a1 Scottish Oceans Institute, Gatty Marine Laboratory, School of Biology, University of St Andrews, Fife, Scotland, UK
The diatom, Phaeodactylum tricornutum is a common inhabitant of inshore waters and can exist in different morphotypes that are thought to be adapted for survival in different habitats. Despite this diatom being widely used for physiological and genetic studies of microalgae, little is known about biochemical or physiological differences between the cell morphotypes. The present study was aimed at comparing differences in the antibacterial properties of the fusiform and oval morphotypes, the dominant cell types found in laboratory cultures of most strains of P. tricornutum. In cultures differing in proportions of fusiform and oval cells, there is a significant and positive correlation between the proportion of cells in the fusiform morphotype and the antibacterial activity of cell extracts. Extracts prepared from cultures enriched for fusiform cells (~76%) show greater antibacterial activity against the Gram-positive bacterium, Staphylococcus aureus, than those prepared from pure (100%) oval cultures. Thus fusiform cells contain greater antibacterial activity per cell compared to the ovals. Gas–liquid chromatographic analyses of the extracts reveal that those from enriched fusiform populations contain significantly greater levels of the free fatty acids, eicosapentaenoic acid (EPA), hexadecatrienoic acid (HTA) and palmitoleic acid (PA) than the pure oval cell cultures. These free fatty acids from P. tricornutum have been previously shown by us to have potent antibacterial activity against S. aureus. Free fatty acids, released from damaged microalgal cells, defend the microalgal population against grazing predators but, here, we suggest that these free fatty acids could also act against pathogenic bacteria in the vicinity of the algae. As cell extracts from the fusiform cells contain greater quantities of these fatty acids, fusiform cells may have greater potential than the ovals for this type of protection.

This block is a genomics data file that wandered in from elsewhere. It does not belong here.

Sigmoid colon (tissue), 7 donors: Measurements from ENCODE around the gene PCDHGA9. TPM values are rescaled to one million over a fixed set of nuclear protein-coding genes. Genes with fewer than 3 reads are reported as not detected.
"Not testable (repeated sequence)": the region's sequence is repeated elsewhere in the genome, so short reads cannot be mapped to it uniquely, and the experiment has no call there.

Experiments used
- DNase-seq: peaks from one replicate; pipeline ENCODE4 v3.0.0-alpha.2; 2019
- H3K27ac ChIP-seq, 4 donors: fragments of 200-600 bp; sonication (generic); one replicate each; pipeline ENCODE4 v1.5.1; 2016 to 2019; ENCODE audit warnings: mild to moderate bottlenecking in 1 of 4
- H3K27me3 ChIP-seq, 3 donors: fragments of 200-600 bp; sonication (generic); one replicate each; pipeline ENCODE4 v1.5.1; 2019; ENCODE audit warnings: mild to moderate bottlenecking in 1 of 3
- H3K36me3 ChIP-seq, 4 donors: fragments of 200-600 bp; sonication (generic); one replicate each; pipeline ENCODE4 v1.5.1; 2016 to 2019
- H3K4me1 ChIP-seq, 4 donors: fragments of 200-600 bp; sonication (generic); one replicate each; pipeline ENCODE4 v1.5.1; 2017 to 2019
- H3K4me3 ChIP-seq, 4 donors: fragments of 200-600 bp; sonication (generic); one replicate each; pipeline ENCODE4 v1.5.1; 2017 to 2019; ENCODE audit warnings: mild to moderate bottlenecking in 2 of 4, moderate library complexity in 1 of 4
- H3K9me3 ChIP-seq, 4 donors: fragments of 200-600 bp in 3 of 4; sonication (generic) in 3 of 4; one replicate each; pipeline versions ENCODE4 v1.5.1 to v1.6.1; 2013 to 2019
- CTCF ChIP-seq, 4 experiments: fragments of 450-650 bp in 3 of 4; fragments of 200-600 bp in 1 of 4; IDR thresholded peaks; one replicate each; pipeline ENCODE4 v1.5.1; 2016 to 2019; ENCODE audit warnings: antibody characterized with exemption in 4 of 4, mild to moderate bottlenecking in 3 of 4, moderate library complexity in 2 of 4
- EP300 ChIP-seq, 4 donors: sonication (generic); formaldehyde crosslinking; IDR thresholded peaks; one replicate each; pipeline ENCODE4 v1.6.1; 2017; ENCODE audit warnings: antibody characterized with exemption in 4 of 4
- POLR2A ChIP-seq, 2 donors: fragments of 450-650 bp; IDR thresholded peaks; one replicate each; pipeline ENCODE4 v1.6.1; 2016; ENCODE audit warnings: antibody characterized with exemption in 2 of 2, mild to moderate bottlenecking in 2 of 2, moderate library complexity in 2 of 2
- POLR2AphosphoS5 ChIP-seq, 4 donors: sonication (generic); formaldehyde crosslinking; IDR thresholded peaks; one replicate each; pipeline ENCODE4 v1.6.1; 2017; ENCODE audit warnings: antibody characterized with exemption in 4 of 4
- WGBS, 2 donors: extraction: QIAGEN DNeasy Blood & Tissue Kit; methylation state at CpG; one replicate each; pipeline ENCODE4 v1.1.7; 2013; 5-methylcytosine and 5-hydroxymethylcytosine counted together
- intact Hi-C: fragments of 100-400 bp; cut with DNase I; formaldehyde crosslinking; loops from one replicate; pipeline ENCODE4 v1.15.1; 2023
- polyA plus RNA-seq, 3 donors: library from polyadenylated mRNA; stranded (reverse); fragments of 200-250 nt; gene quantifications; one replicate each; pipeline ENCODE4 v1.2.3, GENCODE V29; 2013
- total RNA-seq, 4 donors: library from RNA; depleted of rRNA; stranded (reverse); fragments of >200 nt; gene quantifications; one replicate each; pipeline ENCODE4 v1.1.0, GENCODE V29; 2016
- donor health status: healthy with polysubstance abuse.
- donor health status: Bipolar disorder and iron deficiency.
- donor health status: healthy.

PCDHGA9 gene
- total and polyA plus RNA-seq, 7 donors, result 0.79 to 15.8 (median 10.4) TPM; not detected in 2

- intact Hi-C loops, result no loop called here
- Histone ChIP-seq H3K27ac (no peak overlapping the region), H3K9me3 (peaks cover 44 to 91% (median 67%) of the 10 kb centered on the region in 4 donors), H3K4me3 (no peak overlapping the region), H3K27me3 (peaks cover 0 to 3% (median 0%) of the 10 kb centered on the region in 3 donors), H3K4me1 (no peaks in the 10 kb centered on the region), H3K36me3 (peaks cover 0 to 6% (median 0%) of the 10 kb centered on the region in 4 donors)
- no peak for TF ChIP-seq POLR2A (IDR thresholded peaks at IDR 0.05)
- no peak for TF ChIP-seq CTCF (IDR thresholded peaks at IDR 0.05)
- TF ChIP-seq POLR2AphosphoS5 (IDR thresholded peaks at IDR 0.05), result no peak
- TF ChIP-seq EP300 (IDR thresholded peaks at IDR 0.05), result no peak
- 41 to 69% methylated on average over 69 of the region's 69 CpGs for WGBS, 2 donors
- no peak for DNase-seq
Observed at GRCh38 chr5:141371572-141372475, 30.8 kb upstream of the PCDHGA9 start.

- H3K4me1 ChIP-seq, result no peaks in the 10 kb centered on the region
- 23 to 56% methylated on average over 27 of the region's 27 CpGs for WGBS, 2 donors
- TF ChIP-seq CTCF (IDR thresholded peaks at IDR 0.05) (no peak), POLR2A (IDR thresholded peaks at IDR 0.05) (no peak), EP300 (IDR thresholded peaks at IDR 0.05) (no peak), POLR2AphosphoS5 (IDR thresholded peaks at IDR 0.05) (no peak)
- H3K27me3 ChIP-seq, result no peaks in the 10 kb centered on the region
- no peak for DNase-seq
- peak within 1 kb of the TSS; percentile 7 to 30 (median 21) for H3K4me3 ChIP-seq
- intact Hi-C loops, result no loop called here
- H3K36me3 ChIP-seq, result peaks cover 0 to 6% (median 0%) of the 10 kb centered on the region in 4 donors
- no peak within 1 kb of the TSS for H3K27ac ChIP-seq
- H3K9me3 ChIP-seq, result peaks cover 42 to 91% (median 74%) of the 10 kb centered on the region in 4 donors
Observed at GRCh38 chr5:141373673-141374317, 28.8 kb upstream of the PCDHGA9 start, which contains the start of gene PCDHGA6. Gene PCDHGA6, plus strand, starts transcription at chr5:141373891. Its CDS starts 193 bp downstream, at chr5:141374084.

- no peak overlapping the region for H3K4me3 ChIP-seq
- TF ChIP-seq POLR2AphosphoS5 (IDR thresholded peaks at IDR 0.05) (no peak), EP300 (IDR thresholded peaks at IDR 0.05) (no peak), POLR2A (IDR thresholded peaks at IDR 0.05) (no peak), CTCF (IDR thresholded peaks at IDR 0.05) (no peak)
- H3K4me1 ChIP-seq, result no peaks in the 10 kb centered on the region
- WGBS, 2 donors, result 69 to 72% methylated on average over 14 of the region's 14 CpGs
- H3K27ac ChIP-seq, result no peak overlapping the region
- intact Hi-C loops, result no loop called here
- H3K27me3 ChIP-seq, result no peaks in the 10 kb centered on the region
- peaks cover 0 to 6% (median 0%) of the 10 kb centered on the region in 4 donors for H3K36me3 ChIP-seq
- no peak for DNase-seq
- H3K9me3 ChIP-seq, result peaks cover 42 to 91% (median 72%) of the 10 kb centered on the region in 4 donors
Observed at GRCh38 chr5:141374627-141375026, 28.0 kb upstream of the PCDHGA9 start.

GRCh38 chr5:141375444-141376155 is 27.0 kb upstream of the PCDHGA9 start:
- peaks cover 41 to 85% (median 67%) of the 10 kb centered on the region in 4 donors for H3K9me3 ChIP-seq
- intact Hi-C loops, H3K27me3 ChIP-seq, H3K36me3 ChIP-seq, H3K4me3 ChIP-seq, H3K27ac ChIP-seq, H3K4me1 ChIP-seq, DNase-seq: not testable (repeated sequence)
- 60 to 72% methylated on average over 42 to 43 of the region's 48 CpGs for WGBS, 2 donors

(Received November 20 2008)
(Accepted September 21 2009)
(Online publication February 10 2010)
p1 Present address: Biomedical Sciences Research Complex, School of Biology, University of St Andrews, Fife, Scotland, UK